The roles of supporting staff members also were affected. Instructional assistants were now in the classrooms learning how to apply the supplemental materials. Cafeteria workers had to learn to serve students within a shorter lunch period. Even the custodian helped in the library during busy checkout times. Said Aguas, "Without everyone on board and rowing in the same direction, we could not have made improvements in student learning."
Furthermore, according to Aguas, the gains made through Reading First transferred to other subjects, such as science, social studies and especially math, where the average score is 96 percent for grades 3-5. "We used to look at test scores and go, 'Oh, great, this is where we are,'" said Aguas. "But now we look at them and say, 'Uh-oh, what can we do next?' So it's just brought [the analysis of test] scores down to individual student learning."
Note: The 2006 test results for these schools were not all publicly available at the time of publication.
By Nicole Ashby
Spellings Speaks at Teacher Workshop
In July, Secretary Spellings spoke at the Teacher-to-Teacher Initiative Workshop in Boston, as part of a summer series of training opportunities sponsored by the U.S. Department of Education. Following is an excerpt of her remarks.
... Last month, I had a meeting with Tom Friedman, the New York Times columnist and author of the bestseller The World Is Flat. He told me the number one skill our children will need to survive in this new flat world is learning to learn. And to learn how to learn, you've got to love to learn and that's triggered by a great teacher. He said to ask your friends what classes they love, and regardless of the subject—physics, astronomy, art history—take that class, because chances are it's being taught by a great teacher....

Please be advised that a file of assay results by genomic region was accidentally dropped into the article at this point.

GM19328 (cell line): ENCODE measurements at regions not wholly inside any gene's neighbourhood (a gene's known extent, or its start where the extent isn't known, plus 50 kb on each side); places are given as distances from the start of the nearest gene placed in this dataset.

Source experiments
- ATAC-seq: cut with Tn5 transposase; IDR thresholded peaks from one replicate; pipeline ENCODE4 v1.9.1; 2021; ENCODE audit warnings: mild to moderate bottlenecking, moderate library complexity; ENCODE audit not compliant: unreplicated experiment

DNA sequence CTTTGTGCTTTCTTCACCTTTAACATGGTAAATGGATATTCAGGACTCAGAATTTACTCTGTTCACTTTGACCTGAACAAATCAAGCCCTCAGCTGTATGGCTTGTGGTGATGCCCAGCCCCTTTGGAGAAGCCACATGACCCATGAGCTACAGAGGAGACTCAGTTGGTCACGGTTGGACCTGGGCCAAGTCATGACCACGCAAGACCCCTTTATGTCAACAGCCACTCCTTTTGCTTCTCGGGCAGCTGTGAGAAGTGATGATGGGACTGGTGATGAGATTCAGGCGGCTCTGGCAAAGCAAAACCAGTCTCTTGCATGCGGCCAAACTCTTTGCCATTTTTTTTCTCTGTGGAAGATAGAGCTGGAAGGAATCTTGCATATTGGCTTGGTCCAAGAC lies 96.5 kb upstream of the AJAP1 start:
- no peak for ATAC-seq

It's no secret that teaching is one of the hardest jobs out there.... Everywhere I go, I'm inspired by hard-working teachers who believe every child deserves a quality education. Earlier this year, I met a local Teacher of the Year in Spokane, Wash. She earned that honor after 17 years of teaching elementary school. And she told me she was a better teacher today than she was five years ago because of No Child Left Behind.
That's probably the best compliment this law could get. Because at its heart, it's all about giving teachers the tools to help students achieve their potential....
And we must start rewarding teachers who get great results, especially in low-income schools, which often have the hardest time getting and keeping experienced and knowledgeable teachers. The president and Congress recently created a new $100 million Teacher Incentive Fund to encourage more experienced teachers to take jobs in high-poverty schools, where a high-quality teacher makes all the difference. So far, 16 states ... and about 60 districts have already expressed interest in applying, and we plan to make those awards by October.
We know nothing helps a child learn as much as a great teacher. Great teachers are helping us reach our goal under No Child Left Behind of having every child doing grade-level work by 2014, and great teachers are the key to equipping every child to compete and thrive in the 21st century....
Visit http://www.ed.gov/news/pressreleases/2006/07/07122006.html for the complete July 12, 2006, remarks.
Around the Country
Iowa — Thousands of Iowa students will benefit this school year from a new school tuition tax credit bill signed by Gov. Tom Vilsack in June. The Educational Opportunities Act establishes a 65-percent tax credit for individuals who make contributions to approved school tuition organizations, which distribute scholarships to families for the school of their choice. To qualify, a family's annual income must not exceed 300 percent of the federal poverty level. School tuition organizations must spend 90 percent of funds raised on scholarships, and the scholarships may not exceed the tuition at the private school.